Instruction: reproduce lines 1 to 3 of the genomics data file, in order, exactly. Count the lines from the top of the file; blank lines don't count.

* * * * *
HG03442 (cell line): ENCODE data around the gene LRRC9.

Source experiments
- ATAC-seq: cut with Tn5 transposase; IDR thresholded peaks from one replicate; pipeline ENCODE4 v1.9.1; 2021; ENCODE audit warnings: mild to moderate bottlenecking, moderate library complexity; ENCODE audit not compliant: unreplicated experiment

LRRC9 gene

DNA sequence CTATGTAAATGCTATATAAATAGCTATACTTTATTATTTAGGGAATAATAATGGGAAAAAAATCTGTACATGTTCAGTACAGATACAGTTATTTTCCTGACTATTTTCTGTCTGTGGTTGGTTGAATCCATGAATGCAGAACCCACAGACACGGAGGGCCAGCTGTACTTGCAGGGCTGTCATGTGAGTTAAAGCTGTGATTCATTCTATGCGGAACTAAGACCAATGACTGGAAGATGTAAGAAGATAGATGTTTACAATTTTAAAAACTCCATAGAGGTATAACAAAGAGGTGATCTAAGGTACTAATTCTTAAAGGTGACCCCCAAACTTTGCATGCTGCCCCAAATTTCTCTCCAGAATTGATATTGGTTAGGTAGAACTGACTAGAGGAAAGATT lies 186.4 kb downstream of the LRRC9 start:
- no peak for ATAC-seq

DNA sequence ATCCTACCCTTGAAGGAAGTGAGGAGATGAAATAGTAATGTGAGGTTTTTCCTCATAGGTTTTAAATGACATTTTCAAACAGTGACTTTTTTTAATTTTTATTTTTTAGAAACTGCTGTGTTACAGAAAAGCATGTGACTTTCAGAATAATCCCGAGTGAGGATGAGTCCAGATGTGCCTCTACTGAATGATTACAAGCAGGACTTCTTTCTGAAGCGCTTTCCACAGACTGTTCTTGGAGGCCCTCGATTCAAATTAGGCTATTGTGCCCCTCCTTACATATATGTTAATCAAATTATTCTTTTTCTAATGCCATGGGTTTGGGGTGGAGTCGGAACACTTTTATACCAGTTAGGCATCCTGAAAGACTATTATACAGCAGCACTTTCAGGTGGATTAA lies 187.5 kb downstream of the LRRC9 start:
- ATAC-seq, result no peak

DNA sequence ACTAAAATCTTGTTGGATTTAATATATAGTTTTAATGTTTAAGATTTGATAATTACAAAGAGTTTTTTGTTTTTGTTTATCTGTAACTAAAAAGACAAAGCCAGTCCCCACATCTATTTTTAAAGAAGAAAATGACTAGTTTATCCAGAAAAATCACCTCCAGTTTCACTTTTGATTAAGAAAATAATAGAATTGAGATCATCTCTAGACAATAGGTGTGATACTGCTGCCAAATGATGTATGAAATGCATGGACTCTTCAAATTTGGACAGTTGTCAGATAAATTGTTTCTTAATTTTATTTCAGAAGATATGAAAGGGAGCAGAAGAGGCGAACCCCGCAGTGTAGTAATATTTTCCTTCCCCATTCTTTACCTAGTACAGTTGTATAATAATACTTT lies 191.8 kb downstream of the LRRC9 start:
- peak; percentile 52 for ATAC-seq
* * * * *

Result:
HG03442 (cell line): ENCODE data around the gene LRRC9.

Source experiments
- ATAC-seq: cut with Tn5 transposase; IDR thresholded peaks from one replicate; pipeline ENCODE4 v1.9.1; 2021; ENCODE audit warnings: mild to moderate bottlenecking, moderate library complexity; ENCODE audit not compliant: unreplicated experiment